Question to PV Listening Website — 15 December 2007
Teacher, One of the ﬁve precepts asks us not to kill. I am concerned about the effects of overpopulation and historical outcomes such as war. Global warming proponents indicate that the human population is to blame. Some suggest that to achieve a sustainable earth our population must be reduced by as much as four-ﬁfths. The entire earth may be in the balance. If the scientiﬁc evidence is accurate what guidance can you give us in avoiding the unthinkable? — Steve
Thank you for your stimulating question and for having the courage to ask it. Many of us keep “unthinkable” thoughts hidden away, or we immediately believe in them without questioning their validity. History provides evidence that these thoughts — whether kept in a vault of shame or expressed philosophically to others — will one day be acted out at the collective level.
Overpopulation is indeed one factor that can build pressure for this to happen. The genocide in Rwanda was fueled by tensions that had built up due to pressure on common land and water resources caused by a combination of increasing population and environmental effects of global warming. The situation in Darfur is similar. Sadly there are people willing to exploit tensions to create division, hatred and fear in the desire for personal power and wealth or to impose an ideology. What can be done?
The environmental pressures our planet faces, of which overpopulation is an integral part, are tearing at the very fabric of the complex and diverse life that makes our experience so rich and beautiful today. Life on Earth is in trouble not in the future but now. It seems we are setting up conditions for a sixth mass extinction event on this planet. In Heat by environmentalist George Monbiot we read that foreseeable rises in temperature and carbon dioxide (CO2) levels are comparable with those that helped trigger the biggest-ever extinction event, at the end of the Permian period 251 million years ago — a period as ecologically diverse as today’s. Computer modeling tells us that with a ninety percent reduction of CO2 and other greenhouse gas emissions globally by 2030 we have a two-out-of-three chance to prevent runaway global warming and avert this destiny.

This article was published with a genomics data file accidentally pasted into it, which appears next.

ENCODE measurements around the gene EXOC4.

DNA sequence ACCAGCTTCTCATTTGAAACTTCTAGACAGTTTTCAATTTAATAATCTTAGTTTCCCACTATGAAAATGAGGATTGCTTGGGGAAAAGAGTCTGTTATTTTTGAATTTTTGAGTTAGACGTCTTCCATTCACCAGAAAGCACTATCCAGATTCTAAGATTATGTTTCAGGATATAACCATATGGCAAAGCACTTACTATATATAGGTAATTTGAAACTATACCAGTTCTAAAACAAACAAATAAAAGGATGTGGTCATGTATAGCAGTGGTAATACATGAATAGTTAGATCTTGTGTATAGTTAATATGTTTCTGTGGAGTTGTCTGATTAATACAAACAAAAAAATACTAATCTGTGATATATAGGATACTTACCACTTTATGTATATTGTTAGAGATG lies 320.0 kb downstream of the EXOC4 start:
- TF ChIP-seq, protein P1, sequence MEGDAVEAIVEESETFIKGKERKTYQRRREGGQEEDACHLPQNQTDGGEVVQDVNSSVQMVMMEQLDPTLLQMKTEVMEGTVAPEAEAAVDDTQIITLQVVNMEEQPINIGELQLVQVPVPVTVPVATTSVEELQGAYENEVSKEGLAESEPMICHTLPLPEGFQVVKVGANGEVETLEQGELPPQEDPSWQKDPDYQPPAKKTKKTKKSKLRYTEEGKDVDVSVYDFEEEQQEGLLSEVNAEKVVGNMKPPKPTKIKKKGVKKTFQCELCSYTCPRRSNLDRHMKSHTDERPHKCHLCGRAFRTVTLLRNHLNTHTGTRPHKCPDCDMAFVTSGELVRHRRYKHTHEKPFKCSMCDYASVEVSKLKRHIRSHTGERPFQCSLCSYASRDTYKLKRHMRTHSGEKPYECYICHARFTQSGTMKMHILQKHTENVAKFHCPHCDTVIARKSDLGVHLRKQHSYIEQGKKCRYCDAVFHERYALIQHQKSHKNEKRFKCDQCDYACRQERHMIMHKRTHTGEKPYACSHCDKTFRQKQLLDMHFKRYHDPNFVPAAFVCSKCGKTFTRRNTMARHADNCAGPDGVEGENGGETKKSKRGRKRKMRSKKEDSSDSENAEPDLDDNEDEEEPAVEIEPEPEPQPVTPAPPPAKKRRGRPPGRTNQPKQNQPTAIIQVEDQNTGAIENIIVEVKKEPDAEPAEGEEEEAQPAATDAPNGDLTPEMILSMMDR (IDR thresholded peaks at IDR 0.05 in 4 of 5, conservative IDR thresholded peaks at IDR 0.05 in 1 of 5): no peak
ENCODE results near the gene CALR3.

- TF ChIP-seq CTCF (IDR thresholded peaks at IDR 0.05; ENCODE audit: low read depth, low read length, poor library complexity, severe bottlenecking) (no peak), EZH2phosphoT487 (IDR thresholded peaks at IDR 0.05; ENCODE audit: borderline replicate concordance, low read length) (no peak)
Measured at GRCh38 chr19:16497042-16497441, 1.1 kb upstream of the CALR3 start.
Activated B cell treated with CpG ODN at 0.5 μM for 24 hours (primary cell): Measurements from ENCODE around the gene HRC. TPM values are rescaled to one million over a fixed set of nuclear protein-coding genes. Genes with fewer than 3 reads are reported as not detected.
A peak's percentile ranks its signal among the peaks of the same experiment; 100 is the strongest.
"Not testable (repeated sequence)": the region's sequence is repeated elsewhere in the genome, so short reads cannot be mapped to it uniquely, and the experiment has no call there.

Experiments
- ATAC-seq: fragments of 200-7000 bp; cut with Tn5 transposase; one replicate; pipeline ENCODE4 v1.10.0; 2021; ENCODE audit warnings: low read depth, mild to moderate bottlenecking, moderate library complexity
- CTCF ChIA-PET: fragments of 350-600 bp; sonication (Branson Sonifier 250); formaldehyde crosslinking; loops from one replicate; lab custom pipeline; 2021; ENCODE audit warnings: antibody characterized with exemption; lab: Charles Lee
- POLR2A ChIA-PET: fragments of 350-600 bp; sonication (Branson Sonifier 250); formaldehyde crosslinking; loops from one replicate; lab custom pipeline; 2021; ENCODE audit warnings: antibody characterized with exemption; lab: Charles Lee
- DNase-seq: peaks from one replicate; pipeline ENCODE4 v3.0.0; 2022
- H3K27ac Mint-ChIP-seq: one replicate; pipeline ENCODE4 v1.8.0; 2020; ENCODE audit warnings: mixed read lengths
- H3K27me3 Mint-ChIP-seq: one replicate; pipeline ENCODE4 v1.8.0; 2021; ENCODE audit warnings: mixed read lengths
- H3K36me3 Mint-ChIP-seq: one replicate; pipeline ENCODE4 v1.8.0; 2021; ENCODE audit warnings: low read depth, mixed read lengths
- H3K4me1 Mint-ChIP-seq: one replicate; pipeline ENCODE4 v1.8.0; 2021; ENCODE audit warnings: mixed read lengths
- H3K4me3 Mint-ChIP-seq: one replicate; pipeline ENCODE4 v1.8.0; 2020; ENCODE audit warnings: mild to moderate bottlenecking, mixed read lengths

Monbiot then sets about demonstrating, by picking on some key areas such as transportation, household energy use, electricity supply, and some example industries that these cuts could realistically be made while maintaining a good standard of living. Of course the afﬂuent minority would have to change their ways. For example we would need to severely restrain our long distance travel habits but this is surely more palatable than an eighty percent reduction in population. Are we willing to change?
Call for a Collective Awakening
Like you I am deeply concerned about the tendency of humankind to resort to war as a solution to our problems. War is the deepest expression of human suffering and represents a failure to face our difﬁculties and seek healing in us and between us. What is needed is compassion and brotherhood — a “war-like” effort in which we pull together as one people. Al Gore recently said what is most crucial is a change in the collective consciousness to see the interdependence of all things. Similarly Thay says: “We need a collective awakening; enlightenment can no longer be considered an individual matter.”